Get Ready to Mix it Up with Trail Mix

Trail mix 2Wednesday is National Trail Mix Day! If you’re like me and my team here at BRG Health, then you must love trail mix! Trail Mix isn’t actually the technical term for the delicious treat, the word ‘gorp’ is. Gorp is often used by hikers for trail mix which stands for ‘good old raisins and peanuts’; some people say it stands for “granola, oats, raisins and peanuts’ which are more commonly found in mixes today. Whatever it means to you, it is the perfect grab-and-go nutritious snack for anyone anywhere because it travels well, doesn’t spoil and it can provide the quick energy boost that you need.

 

When purchasing trail mixes, be sure you are choosing options with smart ingredients. Trail mix can be full of protein and nutrients, but it can also be high in calories and fat. Typically trail mixes contain dried fruits, nuts and seeds, and even sometimes chocolate. Dried fruits and nuts are great sources of carbohydrates and vitamins when you are working out or even when you are on a hike! Just beware of the trail mixes loaded with added chocolates, candies or sugar-sweetened dried fruit which don’t offer any nutritional benefits or aide you on your hike.

 

Although most basic trail mixes are considered healthy, just keep an eye out on how much you are eating.  A typical serving of a leading brand is 3 tablespoons which provides approximately 160 calories, 10 grams of fat, 40 mg sodium, 12 grams of carbohydrates, and 9 grams of sugar.  It is extremely easy to mindlessly reach your hand into the bag and eat more than a serving. I mean really, who only eats 3 tablespoons of trail mix.

 

Here are some tips to make your own trail mix

 

If you don’t want to eat store-bought trail mixes, you can easily make your own at home by mixing together your favorite nuts, seeds, raisins, dried fruits and bits of whole grain crackers.  Here’s some smart ingredients you can put in your trail mix:

 

  • NUTS are loaded with protein, fiber, vitamin E and antioxidants. Choose unsalted and unsweetened to limit your added salt and sugar intake.

 

  • SEEDS are filled with omega-3 fatty acids along with a good dose of protein, zinc, iron, calcium, phosphorous and magnesium. Use seeds like pumpkin, sesame, flax, hemp or sunflower to shake things up.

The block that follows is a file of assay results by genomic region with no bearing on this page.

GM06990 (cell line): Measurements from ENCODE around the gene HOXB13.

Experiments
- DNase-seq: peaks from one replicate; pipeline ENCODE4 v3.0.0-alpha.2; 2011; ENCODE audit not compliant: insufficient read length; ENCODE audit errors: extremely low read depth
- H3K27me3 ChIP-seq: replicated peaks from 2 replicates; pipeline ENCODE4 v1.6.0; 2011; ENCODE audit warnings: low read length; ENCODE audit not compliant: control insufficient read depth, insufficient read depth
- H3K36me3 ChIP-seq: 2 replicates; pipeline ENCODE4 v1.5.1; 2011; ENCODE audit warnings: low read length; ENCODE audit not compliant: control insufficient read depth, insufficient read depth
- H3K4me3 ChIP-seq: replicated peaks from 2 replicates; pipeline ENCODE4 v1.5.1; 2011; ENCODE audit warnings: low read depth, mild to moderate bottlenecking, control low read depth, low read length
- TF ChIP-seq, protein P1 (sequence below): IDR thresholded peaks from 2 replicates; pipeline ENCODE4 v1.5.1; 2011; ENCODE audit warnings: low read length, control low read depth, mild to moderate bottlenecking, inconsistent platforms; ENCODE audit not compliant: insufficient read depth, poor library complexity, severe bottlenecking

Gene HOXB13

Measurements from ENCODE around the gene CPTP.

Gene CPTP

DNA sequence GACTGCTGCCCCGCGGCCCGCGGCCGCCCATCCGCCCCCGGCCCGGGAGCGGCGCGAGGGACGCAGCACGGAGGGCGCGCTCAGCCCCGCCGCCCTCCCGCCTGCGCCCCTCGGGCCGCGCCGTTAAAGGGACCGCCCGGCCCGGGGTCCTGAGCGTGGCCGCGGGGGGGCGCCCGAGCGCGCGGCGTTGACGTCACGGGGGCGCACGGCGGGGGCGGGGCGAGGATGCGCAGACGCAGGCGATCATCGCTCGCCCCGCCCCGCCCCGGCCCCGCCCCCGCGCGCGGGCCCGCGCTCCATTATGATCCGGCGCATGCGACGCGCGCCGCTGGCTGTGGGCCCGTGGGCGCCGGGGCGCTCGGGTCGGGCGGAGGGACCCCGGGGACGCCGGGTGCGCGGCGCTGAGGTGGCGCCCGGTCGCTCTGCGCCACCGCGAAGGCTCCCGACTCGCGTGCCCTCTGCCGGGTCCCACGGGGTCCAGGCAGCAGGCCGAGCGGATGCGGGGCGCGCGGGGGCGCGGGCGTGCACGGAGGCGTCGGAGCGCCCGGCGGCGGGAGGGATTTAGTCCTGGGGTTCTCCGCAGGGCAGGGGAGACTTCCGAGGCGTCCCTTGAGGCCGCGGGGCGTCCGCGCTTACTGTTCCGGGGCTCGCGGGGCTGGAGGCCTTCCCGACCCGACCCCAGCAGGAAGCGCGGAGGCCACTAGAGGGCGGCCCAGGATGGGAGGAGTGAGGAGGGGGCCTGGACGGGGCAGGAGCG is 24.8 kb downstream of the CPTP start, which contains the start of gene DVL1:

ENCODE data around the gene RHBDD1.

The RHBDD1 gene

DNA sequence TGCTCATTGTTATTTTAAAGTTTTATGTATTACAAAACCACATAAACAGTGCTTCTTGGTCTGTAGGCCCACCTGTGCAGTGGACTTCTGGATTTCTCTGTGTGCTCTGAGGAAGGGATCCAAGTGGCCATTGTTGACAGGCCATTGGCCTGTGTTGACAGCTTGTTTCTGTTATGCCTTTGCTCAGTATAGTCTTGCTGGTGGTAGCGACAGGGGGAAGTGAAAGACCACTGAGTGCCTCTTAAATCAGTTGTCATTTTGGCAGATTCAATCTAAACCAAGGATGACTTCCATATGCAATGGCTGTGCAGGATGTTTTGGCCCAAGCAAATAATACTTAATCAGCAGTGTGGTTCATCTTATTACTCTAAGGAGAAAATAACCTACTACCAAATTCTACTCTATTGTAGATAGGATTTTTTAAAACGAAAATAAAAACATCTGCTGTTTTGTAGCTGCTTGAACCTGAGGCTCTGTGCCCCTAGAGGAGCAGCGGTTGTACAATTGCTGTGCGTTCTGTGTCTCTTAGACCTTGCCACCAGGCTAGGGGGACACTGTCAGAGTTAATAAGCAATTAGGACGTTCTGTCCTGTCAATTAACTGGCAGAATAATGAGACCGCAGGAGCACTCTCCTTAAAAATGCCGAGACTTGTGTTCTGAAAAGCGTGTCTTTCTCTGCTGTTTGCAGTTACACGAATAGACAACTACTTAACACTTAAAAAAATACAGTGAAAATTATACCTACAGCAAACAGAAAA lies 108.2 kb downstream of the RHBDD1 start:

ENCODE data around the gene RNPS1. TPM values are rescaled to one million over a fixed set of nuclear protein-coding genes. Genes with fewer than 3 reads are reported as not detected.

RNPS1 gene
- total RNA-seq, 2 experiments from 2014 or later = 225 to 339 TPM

• DRIED FRUIT can be easily made at home in the oven or dehydrator with cranberries or strawberries. If you choose to buy them from the store, be aware that they are usually coated with cane sugar or juices. Find a brand that doesn’t contain those extra ingredients!

 

  • WHOLE GRAINS provide a lot of fiber and can boost your energy. Use bran flakes, granola, air-popped popcorn or toasted, low-fat oats to add that crunch to your mix.

 

  • SWEETS can add more flavor to your trail mix, but be sure you keep your portions in check. You can add a few dark chocolate chips, chocolate-covered nuts or dark chocolate shavings!

 

Trail Mix Ideas

 

Are you unsure of what to add into your trail mix or what foods make the best combinations?  Try making one of these trail mixes or use them as inspiration when mixing and matching to make your own:

 

  • Dried banana, peanuts, cashews, chocolate and peanut chips
  • Raw almonds, chocolate covered raisins, hazelnuts and dried pineapple
  • Popcorn, dried peaches, sunflower seeds and almonds
  • Pecans, craisins, pistachios, raisins, pretzels and dark chocolate chips
  • Granola (low fat), cashews, craisins, sunflower seeds and dark chocolate chips
  • Pumpkin seeds, dried apple, pecans, walnuts and cinnamon
  • Chex cereal, cheerios, dark chocolate covered blueberries, cashews, raisins

 

Portion control: Once you make your own mix, measure out several small snack size baggies and store them in your pantry in a basket. This way, when you want a snack, you just pick up one portioned snack bag and don’t have to worry about overeating!

 

 

Your turn to take action: What is your favorite homemade trail mix recipe? Leave a comment below with your recipe!

 

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